Show Summary Details

Page of

PRINTED FROM OXFORD HANDBOOKS ONLINE ( © Oxford University Press, 2018. All Rights Reserved. Under the terms of the licence agreement, an individual user may print out a PDF of a single chapter of a title in Oxford Handbooks Online for personal use (for details see Privacy Policy and Legal Notice).

date: 14 November 2019

Abstract and Keywords

This article exhibits the situations that led the Transcendentalists to turn to Scottish Common Sense philosophy and the reasons behind this turn. In contrast to eighteenth-century British Enlightenment philosophy, the Transcendentalists tended to define their metaphysics and their epistemology and rejected the neoclassical literary authors on their college curriculum. It was in defiance of those philosophies that the young Emerson at Harvard adopted the Scottish Common Sense philosophies of Thomas Reid and Dugald Stewart. The article explains that the turn signaled the Transcendentalists' desire not only for a less skeptical philosophy of human knowledge but also for an unequivocal explanation of moral conduct. The article also examines the indebtedness of Transcendentalists towards the Scottish Enlightenment thinkers. Though they explicitly rejected it in the area of epistemology and metaphysics, it had a much less acknowledged adoption in the field of moral philosophy.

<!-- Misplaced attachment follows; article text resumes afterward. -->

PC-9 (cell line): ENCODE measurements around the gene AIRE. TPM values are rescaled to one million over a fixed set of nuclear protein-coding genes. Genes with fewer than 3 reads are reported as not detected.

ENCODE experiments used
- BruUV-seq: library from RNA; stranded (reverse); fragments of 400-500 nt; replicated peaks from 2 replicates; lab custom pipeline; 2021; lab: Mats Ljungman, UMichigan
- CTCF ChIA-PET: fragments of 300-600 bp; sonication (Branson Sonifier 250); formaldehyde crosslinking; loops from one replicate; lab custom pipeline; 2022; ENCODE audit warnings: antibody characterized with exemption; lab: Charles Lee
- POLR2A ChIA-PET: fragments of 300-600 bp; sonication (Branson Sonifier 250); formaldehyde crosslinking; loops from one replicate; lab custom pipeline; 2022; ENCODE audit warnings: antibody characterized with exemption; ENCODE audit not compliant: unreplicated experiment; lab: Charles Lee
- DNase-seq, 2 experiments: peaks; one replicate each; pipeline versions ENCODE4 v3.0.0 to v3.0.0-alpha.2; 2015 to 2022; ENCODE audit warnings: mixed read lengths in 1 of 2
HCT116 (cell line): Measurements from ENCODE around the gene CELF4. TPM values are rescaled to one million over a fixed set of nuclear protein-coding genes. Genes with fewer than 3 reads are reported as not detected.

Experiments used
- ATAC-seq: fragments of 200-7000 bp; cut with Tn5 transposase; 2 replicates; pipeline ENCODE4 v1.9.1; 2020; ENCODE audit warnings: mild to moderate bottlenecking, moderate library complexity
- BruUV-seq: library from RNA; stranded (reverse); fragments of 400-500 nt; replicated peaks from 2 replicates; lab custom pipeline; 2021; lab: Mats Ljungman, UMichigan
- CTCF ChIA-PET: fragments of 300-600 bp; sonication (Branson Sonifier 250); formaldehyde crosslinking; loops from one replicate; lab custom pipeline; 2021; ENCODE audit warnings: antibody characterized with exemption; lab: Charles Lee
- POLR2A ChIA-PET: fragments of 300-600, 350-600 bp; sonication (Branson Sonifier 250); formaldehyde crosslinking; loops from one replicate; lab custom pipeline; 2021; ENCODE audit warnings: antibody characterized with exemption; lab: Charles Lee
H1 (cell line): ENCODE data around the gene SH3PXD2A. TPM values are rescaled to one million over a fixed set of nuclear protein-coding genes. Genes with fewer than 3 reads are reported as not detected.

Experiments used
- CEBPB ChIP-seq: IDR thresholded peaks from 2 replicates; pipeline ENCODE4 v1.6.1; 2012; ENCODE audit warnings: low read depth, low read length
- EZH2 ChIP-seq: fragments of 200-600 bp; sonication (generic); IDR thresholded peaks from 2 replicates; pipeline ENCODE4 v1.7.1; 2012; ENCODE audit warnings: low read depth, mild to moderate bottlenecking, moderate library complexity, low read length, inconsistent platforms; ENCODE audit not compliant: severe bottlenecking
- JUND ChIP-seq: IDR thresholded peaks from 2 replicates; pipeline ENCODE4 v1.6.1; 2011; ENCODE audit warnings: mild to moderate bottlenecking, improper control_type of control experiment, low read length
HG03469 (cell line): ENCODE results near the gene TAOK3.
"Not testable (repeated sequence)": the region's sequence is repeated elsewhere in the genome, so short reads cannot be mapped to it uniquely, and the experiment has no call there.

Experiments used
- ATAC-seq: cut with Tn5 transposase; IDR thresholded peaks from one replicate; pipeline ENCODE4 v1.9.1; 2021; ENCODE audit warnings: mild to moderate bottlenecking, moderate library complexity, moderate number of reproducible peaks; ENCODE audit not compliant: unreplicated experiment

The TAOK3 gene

Keywords: Scottish Common Sense philosophy, epistemology, skeptical, Scottish Enlightenment theory

Access to the complete content on Oxford Handbooks Online requires a subscription or purchase. Public users are able to search the site and view the abstracts and keywords for each book and chapter without a subscription.

Please subscribe or login to access full text content.

If you have purchased a print title that contains an access token, please see the token for information about how to register your code.

For questions on access or troubleshooting, please check our FAQs, and if you can''t find the answer there, please contact us.